DEGUZMAN: Yeah, that was actually accurate to my personal story, you know, seeing my dad's very unconscious obsession with women and being surrounded by the centerfolds in my garage. You know, there were collage top to bottom, wall to wall in the garage growing up. And then the lack of boundaries of getting porn from my dad with my mom and stuff like that and then watching the porn myself when I was very, very young - that's a form of serious trauma on, you know, a little child's brain to see those kinds of images over and over again. So I think what really affected me about that was making up this story very early on in my childhood that that was what an ideal woman was. You know, my dad liked those women. So it's like I wanted to be one of those women. That's what a man wanted - is what I told myself.

GARCIA-NAVARRO: The character that you play in the film - you see Joy struggling to stay, quote, unquote, "sober" where she's abstaining from sex for about 30 days. And she tries reading and knitting and painting and cooking. Was it like that for you?

DEGUZMAN: Yeah, because when I got sober from my ex and sex and romance, I didn't know who I was. I didn't know what I liked to do. I didn't know what made me happy. So I really had to explore and see what I liked to do. And I actually made a list of things that I always wanted to do. And I started exploring. You know, I went to puppet school. I tried Pilates and yoga and hiking and all of these different things. And I found all of these things that I loved to do and made me happy. And it really helped me get through. And the thing that got me through the most was creativity.

GARCIA-NAVARRO: One of the things that this film does is show unique friendship. And that is in the form of your sponsor's brother in the film, who's a bit of a recluse, played by the actor John Hawkes. The two of you don't hit it off right away. But when you do, you end up playing together in a garage, you on the drums, him on the guitar. And I understand that he actually wrote many of the songs for the film.

DEGUZMAN: Yes, they're all original songs written by John. And he's just absolutely amazing and talented. And I'm so glad that the world is going to be able to experience his talent and his music.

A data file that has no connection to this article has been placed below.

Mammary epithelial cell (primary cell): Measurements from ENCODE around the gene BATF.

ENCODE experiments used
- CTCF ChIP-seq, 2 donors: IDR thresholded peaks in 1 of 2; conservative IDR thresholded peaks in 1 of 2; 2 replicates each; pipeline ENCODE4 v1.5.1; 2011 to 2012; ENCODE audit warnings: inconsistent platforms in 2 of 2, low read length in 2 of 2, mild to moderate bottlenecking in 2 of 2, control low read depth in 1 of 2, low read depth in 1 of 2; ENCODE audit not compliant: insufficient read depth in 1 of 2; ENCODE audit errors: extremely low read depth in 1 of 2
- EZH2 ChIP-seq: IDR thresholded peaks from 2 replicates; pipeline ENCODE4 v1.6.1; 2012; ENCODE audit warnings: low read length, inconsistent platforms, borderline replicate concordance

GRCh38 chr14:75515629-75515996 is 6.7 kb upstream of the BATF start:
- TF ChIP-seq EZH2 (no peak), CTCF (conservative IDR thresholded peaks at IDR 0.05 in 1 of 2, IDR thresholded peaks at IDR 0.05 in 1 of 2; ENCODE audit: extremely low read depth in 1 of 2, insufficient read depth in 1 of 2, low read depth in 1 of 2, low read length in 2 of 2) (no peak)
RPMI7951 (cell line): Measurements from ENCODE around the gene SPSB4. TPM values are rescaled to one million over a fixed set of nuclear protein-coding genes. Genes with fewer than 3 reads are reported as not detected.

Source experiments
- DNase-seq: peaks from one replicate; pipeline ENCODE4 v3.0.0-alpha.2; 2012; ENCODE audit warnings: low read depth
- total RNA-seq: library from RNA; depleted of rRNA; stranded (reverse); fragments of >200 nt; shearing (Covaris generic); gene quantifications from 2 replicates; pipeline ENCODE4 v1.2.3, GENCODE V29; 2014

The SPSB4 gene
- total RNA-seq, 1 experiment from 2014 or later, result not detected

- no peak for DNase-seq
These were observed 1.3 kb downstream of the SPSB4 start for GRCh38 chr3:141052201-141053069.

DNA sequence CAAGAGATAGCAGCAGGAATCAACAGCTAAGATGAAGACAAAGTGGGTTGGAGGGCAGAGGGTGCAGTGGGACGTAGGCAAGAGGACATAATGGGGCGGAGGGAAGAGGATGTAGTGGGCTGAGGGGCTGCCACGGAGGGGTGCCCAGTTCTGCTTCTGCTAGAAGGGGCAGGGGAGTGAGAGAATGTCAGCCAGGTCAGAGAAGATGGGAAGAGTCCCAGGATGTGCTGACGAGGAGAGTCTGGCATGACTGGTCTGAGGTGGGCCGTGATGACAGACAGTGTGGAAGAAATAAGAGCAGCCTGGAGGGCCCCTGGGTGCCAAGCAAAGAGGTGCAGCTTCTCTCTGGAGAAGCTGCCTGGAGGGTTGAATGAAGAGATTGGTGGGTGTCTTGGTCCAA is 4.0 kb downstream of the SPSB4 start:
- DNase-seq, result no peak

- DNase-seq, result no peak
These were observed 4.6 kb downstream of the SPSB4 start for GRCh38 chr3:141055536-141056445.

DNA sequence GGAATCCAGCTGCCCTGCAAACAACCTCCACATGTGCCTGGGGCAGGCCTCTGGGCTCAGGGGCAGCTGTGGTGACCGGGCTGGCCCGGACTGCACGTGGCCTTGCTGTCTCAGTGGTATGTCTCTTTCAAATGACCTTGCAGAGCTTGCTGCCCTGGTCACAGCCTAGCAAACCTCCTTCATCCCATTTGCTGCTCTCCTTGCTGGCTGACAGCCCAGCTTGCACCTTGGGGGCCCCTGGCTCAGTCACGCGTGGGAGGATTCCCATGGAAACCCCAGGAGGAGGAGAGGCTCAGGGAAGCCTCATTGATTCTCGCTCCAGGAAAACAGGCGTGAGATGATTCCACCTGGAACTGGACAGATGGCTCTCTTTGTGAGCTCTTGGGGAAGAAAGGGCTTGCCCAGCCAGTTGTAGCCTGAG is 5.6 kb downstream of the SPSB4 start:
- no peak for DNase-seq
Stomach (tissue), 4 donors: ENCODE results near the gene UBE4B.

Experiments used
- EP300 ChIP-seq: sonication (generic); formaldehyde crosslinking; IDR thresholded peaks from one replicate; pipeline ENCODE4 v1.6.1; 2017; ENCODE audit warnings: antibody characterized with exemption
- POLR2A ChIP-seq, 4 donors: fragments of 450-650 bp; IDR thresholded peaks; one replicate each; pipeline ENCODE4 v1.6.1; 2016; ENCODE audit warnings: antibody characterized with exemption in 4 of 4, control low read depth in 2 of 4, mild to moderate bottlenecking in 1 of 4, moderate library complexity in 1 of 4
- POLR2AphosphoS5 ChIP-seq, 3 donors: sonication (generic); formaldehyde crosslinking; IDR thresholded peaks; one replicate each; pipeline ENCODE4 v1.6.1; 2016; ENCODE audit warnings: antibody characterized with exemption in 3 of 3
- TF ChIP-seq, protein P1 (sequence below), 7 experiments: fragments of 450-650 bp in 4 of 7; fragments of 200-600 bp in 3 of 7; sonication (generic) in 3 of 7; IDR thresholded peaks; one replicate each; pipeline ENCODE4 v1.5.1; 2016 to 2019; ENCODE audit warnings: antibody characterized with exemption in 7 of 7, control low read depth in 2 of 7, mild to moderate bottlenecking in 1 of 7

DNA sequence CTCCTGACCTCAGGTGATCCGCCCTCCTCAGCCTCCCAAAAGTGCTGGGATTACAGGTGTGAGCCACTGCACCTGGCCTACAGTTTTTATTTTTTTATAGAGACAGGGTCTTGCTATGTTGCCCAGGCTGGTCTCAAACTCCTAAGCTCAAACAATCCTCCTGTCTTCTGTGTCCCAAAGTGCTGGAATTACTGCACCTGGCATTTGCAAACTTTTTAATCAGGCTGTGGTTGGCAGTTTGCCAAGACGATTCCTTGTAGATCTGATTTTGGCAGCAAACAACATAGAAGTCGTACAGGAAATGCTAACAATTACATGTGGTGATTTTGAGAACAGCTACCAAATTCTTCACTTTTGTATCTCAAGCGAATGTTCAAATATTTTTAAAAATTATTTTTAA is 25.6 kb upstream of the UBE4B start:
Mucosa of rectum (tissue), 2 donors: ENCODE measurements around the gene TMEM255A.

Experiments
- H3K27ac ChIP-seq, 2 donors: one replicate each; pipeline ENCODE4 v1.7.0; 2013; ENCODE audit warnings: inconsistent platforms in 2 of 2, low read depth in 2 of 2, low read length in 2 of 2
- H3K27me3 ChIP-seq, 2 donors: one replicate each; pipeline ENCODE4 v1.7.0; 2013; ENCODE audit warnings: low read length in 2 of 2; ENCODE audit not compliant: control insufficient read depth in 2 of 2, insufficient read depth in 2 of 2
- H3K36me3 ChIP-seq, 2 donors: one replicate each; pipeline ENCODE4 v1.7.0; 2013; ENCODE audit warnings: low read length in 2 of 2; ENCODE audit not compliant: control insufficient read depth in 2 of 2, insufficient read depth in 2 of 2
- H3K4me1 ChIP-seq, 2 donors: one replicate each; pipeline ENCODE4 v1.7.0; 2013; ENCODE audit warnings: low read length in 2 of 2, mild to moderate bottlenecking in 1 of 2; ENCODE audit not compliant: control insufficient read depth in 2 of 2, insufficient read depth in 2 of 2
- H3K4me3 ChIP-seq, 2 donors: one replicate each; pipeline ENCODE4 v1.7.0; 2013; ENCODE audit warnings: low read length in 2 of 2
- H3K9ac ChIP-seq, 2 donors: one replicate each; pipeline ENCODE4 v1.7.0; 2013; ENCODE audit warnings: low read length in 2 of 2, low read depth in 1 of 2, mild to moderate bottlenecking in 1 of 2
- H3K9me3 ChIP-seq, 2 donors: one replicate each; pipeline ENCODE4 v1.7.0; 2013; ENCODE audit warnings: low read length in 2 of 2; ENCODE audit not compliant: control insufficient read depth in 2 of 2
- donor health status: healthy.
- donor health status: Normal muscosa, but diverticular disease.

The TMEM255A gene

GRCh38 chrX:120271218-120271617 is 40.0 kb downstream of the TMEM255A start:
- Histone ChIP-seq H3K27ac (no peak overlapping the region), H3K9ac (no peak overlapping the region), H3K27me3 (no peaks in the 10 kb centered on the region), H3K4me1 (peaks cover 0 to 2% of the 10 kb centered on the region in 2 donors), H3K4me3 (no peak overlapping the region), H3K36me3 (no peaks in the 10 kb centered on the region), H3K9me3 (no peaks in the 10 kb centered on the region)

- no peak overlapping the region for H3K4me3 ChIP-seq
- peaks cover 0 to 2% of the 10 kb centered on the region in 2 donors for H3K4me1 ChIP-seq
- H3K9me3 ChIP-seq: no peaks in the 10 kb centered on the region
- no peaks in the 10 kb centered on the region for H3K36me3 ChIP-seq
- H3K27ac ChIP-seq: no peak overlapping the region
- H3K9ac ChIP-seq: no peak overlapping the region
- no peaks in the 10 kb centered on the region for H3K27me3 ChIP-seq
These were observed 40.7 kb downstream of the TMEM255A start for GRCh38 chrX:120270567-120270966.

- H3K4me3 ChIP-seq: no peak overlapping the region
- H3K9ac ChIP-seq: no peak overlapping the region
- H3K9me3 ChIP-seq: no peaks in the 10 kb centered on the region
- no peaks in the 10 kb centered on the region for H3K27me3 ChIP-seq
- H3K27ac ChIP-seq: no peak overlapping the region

GARCIA-NAVARRO: Let's listen.

(SOUNDBITE OF MUSIC)

JOHN HAWKES: (Singing) You got a finger on the trigger. If I could be of use, I'd tell you life gets better when you slip off your noose.

GARCIA-NAVARRO: How did you get healthy? What does love and intimacy look like for you now?

DEGUZMAN: You know, it's an ongoing journey. But once I was sober for about a year and a half, I did need to learn how to date and involve myself with other people with healthy intimacy again. And so I did a healthy dating plan, which was essentially going very slow and learning how to get to know someone and go really slow until having sex with them and committing to them. And so I dated a few people. But then I eventually met my current partner, who - we've been together for 2 1/2 years now.

GARCIA-NAVARRO: That's lovely. Congratulations.

DEGUZMAN: Thank you.

GARCIA-NAVARRO: What's your message to women who might be struggling with this or men?

DEGUZMAN: You know, it affects men and women very equally. And I would just say that there is help and hope available. It's taking that courage to ask for help because you can't do it alone. And you're not alone. And that love has to come from you first. And I really used to be in a place where I hated myself so much. And I swore to it that I hated myself. And to be in a place now where I can confidently say that I love myself and I choose myself first, it really is a miracle. And I really got to say if I can do it, anybody can do it.

GARCIA-NAVARRO: That's Charlene deGuzman, star and co-writer of the new film "Unlovable." Thank you so very much.

DEGUZMAN: Thank you.

(SOUNDBITE OF MUSIC) Transcript provided by NPR, Copyright NPR.